Nearly a century ago, Chicago’s most infamous murder took place on the tiny South Side Kenwood neighborhood. Two teenagers who had grown up there grabbed a young neighbor and killed him, just for fun. The May 1924 crime – and the trial later that summer – grabbed headlines and sparked parental concern across the country.
Now, a compelling new book about the case has been published, and its target audience is in the same age bracket as 14-year-old victim Bobby Franks, as well as the perpetrators.
Candace Fleming, author of “Murder Among Friends: How Leopold and Loeb Tried to Commit the Perfect Crime” (Anne Schwartz Books/Random House, $19.99) and many award-winning children’s books, grew up in Michigan City and has lived in suburban Chicago for 30 years. She’s been fascinated with crime ever since she heard about it in middle school, so she figured today’s teenagers might be intrigued as well.
“Part of what I do is lure them into something they’re listening to anyway. Look at the popularity of true crime podcasts right now. Or if you go to TikTok, you’ll see the Menendez brothers have a huge following. And there is certainly a parallel between them and Leopold and Loeb – the question of why the hell would these privileged boys do this?
She adapted the story for teenage readers in various ways: “I cut out all the salacious details that had no direct connection to the crime or court case. For example, we know the details of Leopold and Loeb’s sexual encounters from psychiatric notes. Since none of this, however, sheds light on the “why” or “how” of the events, I have chosen not to include them. Teenagers don’t need to know these details to understand what this story is really about.
“Also, I chose not to recreate the murder itself. I had the material to do it, but it was ‘too close’ for my teenage audience, you know? It was too gruesome. At the Instead, I decided to stick to the historical record – the actual confessions of the teenagers.
In his research, Fleming made trips to Chicago’s historical archives and to the sites of various key events.
“What you realize when you walk through Kenwood is that it was an incredibly intimate murder. These young men, who were attempting to commit a crime they could get away with, continued their search about three blocks away. Bobby Franks was Richard Loeb’s second cousin, and he had the terrible luck of walking the short distance to school when Loeb and Nathan Leopold were looking for someone to kidnap and kill.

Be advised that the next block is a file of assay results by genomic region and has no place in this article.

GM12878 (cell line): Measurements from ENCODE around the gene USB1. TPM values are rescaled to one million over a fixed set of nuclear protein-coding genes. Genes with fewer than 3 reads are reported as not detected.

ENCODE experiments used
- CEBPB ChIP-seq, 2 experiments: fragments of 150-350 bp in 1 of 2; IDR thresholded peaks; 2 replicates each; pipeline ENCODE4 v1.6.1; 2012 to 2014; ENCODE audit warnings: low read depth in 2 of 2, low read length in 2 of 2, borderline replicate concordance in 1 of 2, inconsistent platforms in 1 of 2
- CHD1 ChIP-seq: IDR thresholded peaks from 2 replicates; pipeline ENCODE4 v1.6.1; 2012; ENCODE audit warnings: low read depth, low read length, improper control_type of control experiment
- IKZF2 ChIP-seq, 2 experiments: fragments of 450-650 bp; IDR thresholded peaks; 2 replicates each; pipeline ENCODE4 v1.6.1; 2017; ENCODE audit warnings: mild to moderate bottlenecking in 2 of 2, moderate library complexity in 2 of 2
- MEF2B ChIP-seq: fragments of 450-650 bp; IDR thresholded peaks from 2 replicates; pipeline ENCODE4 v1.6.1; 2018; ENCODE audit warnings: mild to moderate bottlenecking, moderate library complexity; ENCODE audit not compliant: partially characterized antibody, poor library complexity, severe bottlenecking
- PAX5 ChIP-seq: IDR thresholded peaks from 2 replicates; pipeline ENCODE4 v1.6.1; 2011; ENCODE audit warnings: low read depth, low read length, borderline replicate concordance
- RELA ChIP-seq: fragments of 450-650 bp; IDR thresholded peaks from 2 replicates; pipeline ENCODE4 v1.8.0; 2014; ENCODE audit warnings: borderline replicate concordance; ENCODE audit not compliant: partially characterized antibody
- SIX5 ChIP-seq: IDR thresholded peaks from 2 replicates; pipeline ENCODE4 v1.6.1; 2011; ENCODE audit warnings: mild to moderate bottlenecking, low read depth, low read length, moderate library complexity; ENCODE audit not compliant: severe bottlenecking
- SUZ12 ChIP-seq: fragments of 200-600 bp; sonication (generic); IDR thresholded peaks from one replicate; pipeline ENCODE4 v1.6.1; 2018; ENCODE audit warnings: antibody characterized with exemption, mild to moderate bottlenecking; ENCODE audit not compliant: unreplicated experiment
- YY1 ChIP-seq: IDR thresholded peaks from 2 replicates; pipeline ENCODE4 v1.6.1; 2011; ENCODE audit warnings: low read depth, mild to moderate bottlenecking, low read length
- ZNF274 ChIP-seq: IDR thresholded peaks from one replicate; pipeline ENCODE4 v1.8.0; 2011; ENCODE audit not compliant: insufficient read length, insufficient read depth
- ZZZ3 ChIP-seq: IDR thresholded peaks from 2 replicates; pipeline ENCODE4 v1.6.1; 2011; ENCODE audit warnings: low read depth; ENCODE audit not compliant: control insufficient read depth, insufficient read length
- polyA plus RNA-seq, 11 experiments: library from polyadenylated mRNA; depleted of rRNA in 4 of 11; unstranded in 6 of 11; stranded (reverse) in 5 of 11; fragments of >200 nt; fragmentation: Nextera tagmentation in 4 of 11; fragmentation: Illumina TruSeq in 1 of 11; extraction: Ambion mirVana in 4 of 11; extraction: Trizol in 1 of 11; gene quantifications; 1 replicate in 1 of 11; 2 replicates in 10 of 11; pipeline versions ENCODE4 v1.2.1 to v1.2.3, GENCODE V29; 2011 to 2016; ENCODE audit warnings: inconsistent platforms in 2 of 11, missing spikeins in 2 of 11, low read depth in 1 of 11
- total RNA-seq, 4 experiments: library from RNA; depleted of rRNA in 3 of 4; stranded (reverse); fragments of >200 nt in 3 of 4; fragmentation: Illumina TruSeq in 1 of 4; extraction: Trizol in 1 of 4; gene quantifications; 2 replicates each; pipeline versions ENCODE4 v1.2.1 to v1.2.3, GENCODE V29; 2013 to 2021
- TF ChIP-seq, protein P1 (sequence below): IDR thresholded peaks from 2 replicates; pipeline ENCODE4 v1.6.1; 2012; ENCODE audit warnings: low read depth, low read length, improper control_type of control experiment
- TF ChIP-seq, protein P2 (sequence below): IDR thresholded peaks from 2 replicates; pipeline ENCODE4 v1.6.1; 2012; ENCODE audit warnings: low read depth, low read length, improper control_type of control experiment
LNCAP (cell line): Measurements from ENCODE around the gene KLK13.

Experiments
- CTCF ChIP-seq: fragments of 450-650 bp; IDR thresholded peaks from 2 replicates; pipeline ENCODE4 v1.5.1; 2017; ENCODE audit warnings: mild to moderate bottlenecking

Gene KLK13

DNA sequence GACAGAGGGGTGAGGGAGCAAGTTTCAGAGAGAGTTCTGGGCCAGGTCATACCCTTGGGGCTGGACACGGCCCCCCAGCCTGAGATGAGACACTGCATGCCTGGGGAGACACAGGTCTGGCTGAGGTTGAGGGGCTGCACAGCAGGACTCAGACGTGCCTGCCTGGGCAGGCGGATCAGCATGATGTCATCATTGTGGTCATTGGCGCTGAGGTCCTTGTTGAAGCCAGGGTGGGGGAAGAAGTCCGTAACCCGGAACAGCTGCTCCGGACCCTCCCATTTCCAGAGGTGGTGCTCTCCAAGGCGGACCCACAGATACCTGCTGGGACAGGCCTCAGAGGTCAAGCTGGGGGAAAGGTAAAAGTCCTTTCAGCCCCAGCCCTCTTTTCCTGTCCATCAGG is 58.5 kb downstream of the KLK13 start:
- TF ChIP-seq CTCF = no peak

Leopold and Loeb planned to get a ransom from their victim’s family, not because they wanted money, but because it added complexity to the scheme. However, they were unable to collect the ransom, as Franks’ body had already been discovered by someone walking through the Wolf Lake Forest Preserve.
Passionate about ornithology, Léopold had already spent a lot of time there. “They couldn’t choose anything beyond their sphere,” says Fleming. Less than a week after the murder, the two early graduates were in custody.
The Cook County Jail (demolished in 1936) and adjoining criminal court building (since converted to a private office building) attracted many teenage visitors, including members of the Chicago Cubs. “Nathan and Richard were happy to see them,” says Fleming, “and actually got some pointers on how to play baseball.”
Young women waited for Leopold and Loeb to walk across the bridge from the prison to the courthouse: “They called it the Bridge of Sighs”.
Once in the courtroom, however, defense attorney Clarence Darrow took center stage again. As Fleming says, “The sentencing hearing is the first time we grapple with many of the issues that we still face. Are teenagers executed? Are we throwing teenagers to life in prison? What do we think of capital punishment in this country anyway? Does mental illness play a role in extenuating circumstances? … Clarence Darrow’s fine plea not to execute the boys – in fact to stop capital punishment altogether – is central to this.
One of Fleming’s last research trips was to Rosehill Cemetery: “The three families are close together, as are their homes in Kenwood. At the Mausoleum of the Franks, small tokens are slipped through the screened door. It’s a poignant thing that 98 years later, people still leave Bobby with little things like pennies and Matchbox cars.